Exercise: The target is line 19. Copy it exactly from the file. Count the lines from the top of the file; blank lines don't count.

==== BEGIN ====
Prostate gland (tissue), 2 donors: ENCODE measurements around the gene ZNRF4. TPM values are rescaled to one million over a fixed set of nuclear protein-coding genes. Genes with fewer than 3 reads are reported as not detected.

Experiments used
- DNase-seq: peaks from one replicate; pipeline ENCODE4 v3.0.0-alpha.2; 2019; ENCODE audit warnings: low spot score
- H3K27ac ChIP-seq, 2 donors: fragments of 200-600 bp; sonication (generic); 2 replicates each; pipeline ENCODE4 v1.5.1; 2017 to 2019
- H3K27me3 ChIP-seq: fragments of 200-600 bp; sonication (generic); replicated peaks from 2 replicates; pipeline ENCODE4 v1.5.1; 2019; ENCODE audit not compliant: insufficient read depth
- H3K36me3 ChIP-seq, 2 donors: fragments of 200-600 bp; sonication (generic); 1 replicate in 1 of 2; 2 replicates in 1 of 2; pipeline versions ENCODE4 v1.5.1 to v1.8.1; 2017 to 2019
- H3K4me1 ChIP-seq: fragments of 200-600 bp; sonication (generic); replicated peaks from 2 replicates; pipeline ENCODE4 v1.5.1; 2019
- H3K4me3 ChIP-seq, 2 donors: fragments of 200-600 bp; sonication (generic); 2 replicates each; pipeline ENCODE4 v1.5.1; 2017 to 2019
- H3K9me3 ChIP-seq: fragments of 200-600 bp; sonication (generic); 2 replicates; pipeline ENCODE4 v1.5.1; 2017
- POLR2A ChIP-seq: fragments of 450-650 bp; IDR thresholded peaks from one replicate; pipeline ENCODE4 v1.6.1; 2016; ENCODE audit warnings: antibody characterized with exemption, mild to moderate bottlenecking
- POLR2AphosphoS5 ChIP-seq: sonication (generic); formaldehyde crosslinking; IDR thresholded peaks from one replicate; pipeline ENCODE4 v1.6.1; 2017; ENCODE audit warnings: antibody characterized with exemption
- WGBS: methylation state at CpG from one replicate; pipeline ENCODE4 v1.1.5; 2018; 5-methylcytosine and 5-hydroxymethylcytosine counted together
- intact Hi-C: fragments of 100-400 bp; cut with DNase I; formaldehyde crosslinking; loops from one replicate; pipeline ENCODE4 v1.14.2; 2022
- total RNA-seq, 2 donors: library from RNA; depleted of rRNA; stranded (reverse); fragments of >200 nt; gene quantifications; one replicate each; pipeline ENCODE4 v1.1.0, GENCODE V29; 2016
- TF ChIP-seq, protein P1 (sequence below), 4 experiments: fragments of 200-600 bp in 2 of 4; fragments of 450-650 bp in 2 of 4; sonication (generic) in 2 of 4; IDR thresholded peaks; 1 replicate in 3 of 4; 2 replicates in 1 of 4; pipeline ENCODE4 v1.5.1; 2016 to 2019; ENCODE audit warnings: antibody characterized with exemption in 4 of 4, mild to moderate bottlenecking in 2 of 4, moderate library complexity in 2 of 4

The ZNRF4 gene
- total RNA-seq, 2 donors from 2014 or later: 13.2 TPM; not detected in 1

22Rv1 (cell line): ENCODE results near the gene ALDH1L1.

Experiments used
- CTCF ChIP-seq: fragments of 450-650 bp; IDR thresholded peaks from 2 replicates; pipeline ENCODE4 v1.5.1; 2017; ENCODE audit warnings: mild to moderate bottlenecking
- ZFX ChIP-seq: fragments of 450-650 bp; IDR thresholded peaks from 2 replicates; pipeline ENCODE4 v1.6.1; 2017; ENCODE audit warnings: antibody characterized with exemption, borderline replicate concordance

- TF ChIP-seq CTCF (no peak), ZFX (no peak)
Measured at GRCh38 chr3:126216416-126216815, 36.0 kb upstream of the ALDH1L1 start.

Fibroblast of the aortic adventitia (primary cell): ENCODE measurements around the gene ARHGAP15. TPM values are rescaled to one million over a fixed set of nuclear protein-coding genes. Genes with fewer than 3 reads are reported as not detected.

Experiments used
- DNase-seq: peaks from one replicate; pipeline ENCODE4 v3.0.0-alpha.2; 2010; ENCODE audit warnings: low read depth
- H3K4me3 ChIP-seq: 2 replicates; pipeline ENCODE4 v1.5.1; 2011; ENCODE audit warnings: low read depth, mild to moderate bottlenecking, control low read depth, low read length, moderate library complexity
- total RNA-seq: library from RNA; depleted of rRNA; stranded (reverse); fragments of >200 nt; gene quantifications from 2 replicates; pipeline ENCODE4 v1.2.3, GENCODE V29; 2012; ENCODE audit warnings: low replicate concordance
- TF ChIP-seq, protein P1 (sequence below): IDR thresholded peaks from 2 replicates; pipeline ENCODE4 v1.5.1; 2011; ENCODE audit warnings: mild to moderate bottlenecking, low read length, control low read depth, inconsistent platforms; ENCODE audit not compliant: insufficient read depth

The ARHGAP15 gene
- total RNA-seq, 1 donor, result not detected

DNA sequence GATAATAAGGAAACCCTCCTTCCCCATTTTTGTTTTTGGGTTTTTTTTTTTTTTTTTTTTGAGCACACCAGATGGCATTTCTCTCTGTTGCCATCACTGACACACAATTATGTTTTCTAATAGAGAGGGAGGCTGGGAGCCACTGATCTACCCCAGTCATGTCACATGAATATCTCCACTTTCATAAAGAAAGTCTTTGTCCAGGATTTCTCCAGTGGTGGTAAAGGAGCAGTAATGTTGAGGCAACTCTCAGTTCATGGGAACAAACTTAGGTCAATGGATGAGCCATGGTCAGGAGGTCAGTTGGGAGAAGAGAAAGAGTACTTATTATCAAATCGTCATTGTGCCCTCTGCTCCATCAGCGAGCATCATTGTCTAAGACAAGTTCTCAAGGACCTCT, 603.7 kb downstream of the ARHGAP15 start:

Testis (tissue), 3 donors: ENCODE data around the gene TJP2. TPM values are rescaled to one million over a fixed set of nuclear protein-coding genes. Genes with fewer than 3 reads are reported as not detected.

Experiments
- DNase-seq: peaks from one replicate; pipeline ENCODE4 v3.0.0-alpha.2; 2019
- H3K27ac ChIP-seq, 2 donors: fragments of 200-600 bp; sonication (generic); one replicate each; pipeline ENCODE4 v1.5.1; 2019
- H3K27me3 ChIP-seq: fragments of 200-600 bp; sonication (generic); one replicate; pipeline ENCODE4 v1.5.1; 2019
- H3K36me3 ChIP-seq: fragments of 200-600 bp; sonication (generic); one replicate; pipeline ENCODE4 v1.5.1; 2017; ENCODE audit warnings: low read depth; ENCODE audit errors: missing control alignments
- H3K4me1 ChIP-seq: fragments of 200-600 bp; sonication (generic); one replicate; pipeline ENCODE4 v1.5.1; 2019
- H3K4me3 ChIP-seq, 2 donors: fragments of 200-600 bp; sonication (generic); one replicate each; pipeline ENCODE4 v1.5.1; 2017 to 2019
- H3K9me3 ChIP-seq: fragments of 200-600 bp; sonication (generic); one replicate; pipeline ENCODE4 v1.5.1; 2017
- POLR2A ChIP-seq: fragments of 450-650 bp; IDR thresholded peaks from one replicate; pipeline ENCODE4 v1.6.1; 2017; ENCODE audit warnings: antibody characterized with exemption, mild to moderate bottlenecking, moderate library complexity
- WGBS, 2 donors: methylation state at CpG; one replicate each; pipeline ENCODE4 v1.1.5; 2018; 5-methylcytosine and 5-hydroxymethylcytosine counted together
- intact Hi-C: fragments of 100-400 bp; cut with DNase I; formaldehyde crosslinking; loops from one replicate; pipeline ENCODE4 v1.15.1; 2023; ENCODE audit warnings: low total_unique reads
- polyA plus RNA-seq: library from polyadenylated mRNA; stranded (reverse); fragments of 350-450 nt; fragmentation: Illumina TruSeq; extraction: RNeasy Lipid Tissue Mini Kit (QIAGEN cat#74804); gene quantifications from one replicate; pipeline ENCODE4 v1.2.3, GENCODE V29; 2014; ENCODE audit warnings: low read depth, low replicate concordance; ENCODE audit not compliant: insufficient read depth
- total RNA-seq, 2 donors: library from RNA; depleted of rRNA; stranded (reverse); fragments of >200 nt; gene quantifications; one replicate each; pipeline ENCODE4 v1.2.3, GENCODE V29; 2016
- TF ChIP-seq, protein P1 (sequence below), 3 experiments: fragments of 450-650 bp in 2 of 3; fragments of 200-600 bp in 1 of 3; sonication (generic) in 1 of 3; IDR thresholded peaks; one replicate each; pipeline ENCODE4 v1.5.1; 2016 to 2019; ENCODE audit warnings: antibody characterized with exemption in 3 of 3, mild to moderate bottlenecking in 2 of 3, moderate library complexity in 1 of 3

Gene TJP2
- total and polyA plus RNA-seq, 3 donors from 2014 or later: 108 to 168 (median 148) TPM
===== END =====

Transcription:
Experiments used